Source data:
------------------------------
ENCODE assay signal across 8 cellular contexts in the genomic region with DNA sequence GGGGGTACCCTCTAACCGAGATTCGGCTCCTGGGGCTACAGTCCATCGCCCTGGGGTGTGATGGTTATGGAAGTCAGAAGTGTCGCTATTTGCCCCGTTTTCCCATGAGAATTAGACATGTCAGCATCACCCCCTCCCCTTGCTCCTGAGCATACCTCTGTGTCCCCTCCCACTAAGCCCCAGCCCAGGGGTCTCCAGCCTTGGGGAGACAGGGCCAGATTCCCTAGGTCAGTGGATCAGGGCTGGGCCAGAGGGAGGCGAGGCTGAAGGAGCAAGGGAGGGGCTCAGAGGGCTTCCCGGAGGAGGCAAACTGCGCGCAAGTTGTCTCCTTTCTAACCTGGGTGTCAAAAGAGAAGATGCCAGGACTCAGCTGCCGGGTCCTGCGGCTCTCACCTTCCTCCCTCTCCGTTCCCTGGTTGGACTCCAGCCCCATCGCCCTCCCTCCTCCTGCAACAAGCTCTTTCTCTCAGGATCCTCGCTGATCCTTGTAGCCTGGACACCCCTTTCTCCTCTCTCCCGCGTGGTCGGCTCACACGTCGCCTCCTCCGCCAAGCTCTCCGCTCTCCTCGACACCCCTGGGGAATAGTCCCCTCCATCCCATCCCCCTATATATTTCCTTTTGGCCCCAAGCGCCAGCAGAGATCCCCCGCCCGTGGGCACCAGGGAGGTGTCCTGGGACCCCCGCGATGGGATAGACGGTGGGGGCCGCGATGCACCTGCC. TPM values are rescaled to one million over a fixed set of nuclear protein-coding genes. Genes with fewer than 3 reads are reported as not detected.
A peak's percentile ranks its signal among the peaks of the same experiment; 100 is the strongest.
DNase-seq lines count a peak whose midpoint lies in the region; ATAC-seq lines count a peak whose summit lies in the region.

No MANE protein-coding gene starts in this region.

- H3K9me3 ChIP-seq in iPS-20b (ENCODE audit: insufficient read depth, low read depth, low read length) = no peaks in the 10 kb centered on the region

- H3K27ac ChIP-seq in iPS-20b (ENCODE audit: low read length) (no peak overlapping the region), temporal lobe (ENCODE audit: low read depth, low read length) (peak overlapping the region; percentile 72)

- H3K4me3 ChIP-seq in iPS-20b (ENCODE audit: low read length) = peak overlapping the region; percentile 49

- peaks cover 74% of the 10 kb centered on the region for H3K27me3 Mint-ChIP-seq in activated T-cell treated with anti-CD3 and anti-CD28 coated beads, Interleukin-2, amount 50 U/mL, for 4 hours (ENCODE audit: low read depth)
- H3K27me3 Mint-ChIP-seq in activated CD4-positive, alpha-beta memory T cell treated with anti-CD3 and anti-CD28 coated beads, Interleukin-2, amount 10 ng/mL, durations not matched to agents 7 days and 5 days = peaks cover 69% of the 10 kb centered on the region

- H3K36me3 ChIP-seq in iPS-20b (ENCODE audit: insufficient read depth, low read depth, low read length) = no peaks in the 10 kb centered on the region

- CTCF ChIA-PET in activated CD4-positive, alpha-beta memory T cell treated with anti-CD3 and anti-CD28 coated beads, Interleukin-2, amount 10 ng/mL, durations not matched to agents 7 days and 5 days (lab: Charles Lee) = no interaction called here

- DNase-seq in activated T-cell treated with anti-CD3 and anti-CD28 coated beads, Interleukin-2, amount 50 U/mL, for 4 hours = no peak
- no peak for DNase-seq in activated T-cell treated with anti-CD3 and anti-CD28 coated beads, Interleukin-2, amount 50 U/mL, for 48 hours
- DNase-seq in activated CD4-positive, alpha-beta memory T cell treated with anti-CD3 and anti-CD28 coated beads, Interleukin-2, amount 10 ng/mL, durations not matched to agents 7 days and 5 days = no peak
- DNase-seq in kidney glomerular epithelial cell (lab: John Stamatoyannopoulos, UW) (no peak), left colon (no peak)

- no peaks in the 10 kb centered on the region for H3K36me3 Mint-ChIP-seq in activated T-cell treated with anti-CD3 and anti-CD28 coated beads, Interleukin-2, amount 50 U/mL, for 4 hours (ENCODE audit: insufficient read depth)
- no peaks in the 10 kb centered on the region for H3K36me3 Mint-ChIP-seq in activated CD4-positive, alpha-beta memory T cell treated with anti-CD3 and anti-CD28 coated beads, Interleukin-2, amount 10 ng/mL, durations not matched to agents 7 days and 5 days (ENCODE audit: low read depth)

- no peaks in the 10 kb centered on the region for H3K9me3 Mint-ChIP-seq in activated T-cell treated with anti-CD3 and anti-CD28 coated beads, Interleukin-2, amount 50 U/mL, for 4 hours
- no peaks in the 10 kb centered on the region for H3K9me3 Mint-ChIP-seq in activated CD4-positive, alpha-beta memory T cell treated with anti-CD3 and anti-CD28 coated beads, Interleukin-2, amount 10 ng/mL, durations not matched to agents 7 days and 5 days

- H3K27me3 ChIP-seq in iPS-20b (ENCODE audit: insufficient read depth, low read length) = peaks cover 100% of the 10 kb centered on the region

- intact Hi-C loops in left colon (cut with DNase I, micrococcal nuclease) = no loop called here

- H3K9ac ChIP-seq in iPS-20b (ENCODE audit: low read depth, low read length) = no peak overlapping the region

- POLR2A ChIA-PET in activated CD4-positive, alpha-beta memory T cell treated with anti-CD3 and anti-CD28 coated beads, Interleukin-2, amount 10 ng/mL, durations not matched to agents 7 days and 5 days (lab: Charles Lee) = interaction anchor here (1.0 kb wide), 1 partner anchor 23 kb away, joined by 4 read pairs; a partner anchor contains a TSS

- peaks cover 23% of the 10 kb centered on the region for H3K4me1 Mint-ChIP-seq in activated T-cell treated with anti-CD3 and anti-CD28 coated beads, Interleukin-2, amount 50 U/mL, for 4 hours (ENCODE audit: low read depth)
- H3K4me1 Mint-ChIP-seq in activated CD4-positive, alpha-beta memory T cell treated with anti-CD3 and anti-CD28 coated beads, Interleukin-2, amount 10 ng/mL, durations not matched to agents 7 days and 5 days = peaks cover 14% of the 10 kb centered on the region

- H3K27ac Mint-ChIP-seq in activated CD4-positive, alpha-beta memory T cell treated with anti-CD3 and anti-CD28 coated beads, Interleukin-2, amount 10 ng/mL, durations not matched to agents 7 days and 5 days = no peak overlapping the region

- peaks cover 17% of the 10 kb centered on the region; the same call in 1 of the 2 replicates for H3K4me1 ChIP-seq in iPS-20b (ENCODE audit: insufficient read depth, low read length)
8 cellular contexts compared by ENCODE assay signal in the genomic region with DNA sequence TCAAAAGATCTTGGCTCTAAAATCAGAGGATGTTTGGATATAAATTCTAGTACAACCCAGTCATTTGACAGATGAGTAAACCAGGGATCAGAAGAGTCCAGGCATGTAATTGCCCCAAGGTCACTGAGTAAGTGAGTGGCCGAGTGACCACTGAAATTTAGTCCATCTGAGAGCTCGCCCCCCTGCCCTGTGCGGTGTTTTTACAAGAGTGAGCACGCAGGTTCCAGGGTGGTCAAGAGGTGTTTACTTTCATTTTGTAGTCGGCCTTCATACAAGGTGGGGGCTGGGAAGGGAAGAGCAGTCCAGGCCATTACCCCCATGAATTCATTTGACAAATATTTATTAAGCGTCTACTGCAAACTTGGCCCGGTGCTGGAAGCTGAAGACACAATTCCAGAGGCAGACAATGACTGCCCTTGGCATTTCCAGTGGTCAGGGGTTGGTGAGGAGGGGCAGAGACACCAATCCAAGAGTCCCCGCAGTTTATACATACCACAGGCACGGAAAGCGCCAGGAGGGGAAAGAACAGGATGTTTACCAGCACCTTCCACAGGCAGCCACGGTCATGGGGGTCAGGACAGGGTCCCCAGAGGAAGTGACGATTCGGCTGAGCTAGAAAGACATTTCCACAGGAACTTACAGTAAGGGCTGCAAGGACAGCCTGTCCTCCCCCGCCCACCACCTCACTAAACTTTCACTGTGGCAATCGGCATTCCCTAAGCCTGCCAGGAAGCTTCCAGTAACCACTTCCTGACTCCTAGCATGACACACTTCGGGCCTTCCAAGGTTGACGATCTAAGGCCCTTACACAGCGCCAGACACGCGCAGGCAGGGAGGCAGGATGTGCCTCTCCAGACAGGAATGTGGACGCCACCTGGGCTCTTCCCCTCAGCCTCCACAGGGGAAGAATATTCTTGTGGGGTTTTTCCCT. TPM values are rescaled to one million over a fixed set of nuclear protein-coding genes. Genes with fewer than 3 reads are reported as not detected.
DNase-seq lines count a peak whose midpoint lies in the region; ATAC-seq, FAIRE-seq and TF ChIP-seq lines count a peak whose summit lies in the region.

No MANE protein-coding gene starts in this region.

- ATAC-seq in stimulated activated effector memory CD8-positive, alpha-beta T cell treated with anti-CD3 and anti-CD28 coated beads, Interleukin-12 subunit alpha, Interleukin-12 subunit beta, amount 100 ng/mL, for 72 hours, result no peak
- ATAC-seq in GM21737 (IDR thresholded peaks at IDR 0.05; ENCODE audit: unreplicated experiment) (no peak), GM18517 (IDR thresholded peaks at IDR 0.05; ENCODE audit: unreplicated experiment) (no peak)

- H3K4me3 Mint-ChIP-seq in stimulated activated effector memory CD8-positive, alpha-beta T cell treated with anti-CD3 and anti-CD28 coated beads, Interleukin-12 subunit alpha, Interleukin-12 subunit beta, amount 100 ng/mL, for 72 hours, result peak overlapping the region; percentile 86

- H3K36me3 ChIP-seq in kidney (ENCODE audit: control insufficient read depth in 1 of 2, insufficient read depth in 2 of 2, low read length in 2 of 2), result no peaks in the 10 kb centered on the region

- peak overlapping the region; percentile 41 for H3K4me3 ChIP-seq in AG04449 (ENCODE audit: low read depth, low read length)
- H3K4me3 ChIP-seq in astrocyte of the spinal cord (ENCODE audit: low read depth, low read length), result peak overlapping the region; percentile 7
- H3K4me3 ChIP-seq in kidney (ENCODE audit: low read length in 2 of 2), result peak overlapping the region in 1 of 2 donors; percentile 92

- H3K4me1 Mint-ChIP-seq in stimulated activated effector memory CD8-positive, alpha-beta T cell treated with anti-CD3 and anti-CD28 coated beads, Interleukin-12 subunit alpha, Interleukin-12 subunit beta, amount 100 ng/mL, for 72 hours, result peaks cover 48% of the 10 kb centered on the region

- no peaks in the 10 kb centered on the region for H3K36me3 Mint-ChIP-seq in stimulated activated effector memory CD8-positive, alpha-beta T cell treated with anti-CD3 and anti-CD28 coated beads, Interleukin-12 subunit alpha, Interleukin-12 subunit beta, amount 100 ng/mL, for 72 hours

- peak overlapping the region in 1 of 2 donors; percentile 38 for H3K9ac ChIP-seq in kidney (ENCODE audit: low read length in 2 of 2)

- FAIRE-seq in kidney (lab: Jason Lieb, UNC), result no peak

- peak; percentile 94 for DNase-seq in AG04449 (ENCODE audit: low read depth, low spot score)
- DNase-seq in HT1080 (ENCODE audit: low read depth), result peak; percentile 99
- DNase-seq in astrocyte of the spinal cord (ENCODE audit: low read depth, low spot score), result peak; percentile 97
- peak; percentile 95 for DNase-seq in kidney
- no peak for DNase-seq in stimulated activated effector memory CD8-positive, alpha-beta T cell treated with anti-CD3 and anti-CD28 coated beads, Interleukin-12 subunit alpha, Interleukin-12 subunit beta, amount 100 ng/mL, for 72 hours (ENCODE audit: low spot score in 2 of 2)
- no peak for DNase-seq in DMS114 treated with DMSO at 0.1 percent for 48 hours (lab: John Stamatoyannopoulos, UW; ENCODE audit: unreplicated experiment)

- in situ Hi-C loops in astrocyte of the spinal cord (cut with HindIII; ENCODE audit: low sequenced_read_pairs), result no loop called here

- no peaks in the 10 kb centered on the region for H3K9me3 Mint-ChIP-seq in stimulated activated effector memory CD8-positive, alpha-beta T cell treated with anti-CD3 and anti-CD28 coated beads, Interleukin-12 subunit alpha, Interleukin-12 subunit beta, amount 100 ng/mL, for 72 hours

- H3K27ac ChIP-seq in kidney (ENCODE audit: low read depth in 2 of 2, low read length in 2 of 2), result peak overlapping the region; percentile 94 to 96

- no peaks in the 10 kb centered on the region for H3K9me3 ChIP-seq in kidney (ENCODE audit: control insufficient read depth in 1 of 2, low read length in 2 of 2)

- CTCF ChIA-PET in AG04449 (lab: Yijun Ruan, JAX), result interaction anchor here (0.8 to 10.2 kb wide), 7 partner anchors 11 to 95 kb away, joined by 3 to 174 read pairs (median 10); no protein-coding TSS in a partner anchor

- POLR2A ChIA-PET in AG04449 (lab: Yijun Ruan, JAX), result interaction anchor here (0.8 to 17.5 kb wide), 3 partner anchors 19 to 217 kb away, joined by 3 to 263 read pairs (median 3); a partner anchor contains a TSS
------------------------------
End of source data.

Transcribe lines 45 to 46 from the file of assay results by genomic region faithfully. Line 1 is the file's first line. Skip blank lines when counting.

- peak; percentile 95 for DNase-seq in kidney
- no peak for DNase-seq in stimulated activated effector memory CD8-positive, alpha-beta T cell treated with anti-CD3 and anti-CD28 coated beads, Interleukin-12 subunit alpha, Interleukin-12 subunit beta, amount 100 ng/mL, for 72 hours (ENCODE audit: low spot score in 2 of 2)